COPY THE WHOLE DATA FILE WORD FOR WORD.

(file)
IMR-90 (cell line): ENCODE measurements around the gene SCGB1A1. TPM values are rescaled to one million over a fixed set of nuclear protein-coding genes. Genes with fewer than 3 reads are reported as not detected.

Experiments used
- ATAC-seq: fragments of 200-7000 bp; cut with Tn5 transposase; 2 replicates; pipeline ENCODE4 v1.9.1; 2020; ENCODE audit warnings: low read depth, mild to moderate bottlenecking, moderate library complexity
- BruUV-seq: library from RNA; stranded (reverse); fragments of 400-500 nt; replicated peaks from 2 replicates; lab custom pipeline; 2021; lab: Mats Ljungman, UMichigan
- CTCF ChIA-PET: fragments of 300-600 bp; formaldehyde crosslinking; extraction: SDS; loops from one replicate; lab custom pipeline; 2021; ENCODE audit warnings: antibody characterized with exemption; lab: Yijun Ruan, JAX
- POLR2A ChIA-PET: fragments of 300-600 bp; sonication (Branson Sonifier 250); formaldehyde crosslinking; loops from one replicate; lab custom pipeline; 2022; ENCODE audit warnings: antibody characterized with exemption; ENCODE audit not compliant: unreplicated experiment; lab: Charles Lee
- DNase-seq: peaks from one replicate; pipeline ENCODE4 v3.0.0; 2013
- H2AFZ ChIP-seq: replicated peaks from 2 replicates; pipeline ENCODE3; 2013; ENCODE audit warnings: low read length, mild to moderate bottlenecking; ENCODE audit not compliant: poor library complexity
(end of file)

IMR-90 (cell line): ENCODE measurements around the gene SCGB1A1. TPM values are rescaled to one million over a fixed set of nuclear protein-coding genes. Genes with fewer than 3 reads are reported as not detected.

Experiments used
- ATAC-seq: fragments of 200-7000 bp; cut with Tn5 transposase; 2 replicates; pipeline ENCODE4 v1.9.1; 2020; ENCODE audit warnings: low read depth, mild to moderate bottlenecking, moderate library complexity
- BruUV-seq: library from RNA; stranded (reverse); fragments of 400-500 nt; replicated peaks from 2 replicates; lab custom pipeline; 2021; lab: Mats Ljungman, UMichigan
- CTCF ChIA-PET: fragments of 300-600 bp; formaldehyde crosslinking; extraction: SDS; loops from one replicate; lab custom pipeline; 2021; ENCODE audit warnings: antibody characterized with exemption; lab: Yijun Ruan, JAX
- POLR2A ChIA-PET: fragments of 300-600 bp; sonication (Branson Sonifier 250); formaldehyde crosslinking; loops from one replicate; lab custom pipeline; 2022; ENCODE audit warnings: antibody characterized with exemption; ENCODE audit not compliant: unreplicated experiment; lab: Charles Lee
- DNase-seq: peaks from one replicate; pipeline ENCODE4 v3.0.0; 2013
- H2AFZ ChIP-seq: replicated peaks from 2 replicates; pipeline ENCODE3; 2013; ENCODE audit warnings: low read length, mild to moderate bottlenecking; ENCODE audit not compliant: poor library complexity